In regard to the bolded text below (in the prologue):

  • What strikes you about Miles description of the faith she found?
  • She describes the dinner table with the words, “ordinary” and “subversive” – Why do you think Convergence puts such an emphasis on sharing meals?
  • What have been some of your most memorable moments around a dinner table?


From the Prologue of Sara Miles, Take this Bread

. . . My new vocation didn’t turn out to be as simple as going to church on Sundays, folding my hands in the pews and declaring myself ‘saved.’ Nor did my volunteer church work mean talking kindly to poor folks and handing them the occasional sandwich from a sanctified distance. I had to trudge in the rain through housing projects, sit on the curb wiping the runny nose of a psychotic man, take the firing pin out of a battered woman’s .357 Magnum, then stick the gun in a cookie tin in the trunk of my car. I had to struggle with my atheist family, my doubting friends, and the prejudices and traditions of my new-found church. I learned about the great American scandal of the politics of food, the economy of hunger, and the rules of money. I met thieves, child abusers, millionaires, day laborers, politicians, schizophrenics, gangsters and bishops, all blown into my life through the restless power of a call to feed people, widening what I thought of as my ‘community’ in ways that were exhilarating, confusing, often scary.

Mine is a personal story of an unexpected and terribly inconvenient Christian conversion, told by a very unlikely convert: a blue-state, secular intellectual; a lesbian, a left-wing journalist with a habit of skepticism. I’m not the person my reporter colleagues ever expected to see exchanging blessings with street-corner evangelists. I’m hardly the person George Bush had in mind to be running a ‘faith-based charity.’ My own family never imagined that I’d wind up preaching the Word of God and serving communion to a hymn-singing flock.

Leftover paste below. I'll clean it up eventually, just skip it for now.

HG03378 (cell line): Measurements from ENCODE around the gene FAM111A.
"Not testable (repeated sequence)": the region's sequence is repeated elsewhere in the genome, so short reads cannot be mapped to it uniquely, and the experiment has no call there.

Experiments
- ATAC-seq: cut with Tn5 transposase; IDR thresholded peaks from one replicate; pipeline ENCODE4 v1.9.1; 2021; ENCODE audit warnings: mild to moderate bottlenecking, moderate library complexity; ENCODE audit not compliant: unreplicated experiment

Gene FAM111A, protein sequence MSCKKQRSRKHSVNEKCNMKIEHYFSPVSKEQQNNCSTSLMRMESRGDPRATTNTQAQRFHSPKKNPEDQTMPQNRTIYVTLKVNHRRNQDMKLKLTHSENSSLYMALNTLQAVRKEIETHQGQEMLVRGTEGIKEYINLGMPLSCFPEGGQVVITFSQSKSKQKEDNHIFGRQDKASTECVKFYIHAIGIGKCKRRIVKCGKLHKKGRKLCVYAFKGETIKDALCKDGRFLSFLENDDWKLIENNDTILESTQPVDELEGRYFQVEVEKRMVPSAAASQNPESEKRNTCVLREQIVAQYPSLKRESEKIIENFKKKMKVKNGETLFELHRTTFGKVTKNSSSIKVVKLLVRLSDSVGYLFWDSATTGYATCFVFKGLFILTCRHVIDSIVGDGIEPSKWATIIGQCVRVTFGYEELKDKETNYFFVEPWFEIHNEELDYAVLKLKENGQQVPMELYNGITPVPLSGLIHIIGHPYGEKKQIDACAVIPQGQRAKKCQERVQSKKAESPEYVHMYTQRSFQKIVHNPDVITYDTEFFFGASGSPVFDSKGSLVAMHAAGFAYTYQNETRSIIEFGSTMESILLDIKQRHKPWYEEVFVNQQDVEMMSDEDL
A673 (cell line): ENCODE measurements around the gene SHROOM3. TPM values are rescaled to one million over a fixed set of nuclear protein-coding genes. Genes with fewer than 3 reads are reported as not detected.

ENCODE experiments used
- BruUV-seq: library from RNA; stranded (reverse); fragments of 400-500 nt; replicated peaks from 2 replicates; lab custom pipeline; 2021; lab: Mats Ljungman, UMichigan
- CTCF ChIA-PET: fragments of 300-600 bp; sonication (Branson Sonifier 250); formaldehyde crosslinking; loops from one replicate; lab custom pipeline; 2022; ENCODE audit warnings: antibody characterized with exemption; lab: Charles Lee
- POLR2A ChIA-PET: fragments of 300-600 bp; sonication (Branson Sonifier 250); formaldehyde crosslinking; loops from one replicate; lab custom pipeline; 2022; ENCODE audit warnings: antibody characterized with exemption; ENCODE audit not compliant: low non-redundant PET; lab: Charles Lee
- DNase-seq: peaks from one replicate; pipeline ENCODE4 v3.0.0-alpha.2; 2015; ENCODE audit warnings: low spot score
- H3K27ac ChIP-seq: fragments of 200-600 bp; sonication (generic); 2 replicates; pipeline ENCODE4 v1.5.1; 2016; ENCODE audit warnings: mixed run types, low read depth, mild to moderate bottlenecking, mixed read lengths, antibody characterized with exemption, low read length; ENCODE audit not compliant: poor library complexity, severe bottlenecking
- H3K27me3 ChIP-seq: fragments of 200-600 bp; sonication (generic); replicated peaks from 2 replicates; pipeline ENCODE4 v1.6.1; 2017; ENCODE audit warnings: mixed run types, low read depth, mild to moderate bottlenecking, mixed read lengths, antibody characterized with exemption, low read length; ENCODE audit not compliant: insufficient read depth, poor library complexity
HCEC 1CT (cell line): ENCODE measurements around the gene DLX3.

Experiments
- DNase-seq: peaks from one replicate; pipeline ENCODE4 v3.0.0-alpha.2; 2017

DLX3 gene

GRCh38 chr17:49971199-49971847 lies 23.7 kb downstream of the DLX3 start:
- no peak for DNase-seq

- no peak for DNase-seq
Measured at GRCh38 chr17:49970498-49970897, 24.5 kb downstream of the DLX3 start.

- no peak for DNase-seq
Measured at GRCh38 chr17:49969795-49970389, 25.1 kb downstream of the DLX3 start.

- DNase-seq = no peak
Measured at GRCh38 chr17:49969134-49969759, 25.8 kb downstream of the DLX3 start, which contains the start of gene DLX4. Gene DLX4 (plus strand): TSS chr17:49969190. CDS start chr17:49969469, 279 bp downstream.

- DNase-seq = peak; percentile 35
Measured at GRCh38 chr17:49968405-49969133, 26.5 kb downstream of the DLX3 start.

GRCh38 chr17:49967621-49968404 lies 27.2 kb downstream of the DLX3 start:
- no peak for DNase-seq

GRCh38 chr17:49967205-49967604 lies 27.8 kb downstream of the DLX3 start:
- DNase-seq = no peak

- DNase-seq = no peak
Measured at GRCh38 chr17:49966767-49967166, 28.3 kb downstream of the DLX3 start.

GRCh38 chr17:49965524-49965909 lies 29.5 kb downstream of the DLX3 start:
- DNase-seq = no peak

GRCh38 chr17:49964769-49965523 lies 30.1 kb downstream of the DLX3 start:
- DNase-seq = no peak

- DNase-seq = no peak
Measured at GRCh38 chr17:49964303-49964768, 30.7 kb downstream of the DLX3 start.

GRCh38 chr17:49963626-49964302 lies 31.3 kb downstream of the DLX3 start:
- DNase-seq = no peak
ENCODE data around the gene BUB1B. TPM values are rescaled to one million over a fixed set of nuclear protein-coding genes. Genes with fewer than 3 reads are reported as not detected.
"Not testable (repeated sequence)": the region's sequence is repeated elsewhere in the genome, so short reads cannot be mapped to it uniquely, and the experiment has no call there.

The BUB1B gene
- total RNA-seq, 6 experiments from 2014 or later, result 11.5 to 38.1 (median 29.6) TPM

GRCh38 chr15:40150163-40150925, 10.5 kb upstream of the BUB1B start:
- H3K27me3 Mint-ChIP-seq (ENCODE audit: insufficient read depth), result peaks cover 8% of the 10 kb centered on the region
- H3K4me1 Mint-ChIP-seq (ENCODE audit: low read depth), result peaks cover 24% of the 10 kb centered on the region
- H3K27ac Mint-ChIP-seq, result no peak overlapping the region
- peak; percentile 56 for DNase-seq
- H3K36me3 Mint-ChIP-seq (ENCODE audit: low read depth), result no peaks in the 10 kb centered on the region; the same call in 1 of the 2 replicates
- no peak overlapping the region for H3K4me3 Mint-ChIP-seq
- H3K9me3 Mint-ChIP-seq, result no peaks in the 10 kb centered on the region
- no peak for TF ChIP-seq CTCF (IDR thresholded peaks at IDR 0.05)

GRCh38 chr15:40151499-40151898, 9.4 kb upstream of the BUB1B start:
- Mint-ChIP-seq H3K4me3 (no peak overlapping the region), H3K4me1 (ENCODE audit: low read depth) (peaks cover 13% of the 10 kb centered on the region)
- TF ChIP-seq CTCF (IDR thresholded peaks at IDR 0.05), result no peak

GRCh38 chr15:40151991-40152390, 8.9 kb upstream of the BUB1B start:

But as well as an intimate memoir of personal conversion, mine is a political story. At a moment when right-wing American Christianity is ascendant, when religion worldwide is rife with fundamentalism and exclusionary ideological crusades, I stumbled into a radically inclusive faith centered on sacraments and action. What I found wasn’t about angels, or going to church, or trying to be ‘good’ in a pious, idealized way. It wasn’t about arguing a doctrine — the Virgin birth, predestination, the sinfulness of homosexuality and divorce — or pledging blind allegiance to a denomination. I was, as the prophet said, hungering and thirsting for righteousness. I found it at the eternal and material core of Christianity: body, blood, bread, wine poured out freely, shared by all. I discovered a religion rooted in the most ordinary yet subversive practice: a dinner table where everyone is welcome, where the poor, the despised and the outcasts are honored.

And so I became a Christian, claiming a faith that many of my fellow believers want to exclude me from; following a God my unbelieving friends see as archaic superstition. At a time when Christianity in America is popularly represented by ecstatic teen crusaders in suburban megachurches, slick preachers proclaiming the ‘gospel’ of prosperity, and shrewd political organizers who rail against evolution, gay marriage and stem-cell research, it’s crucial to understand what faith actually means in the lives of people very different from one another. Why would any thinking person become a Christian? How can anyone reconcile the hateful politics of much contemporary Christianity with Jesus’ imperative to love? What are the deepest ideas of this contested religion, and what do they mean in real life?

In this book I look at the Gospel that moved me, the bread that changed me and the work that saved me, to begin a spiritual and an actual communion across the divides.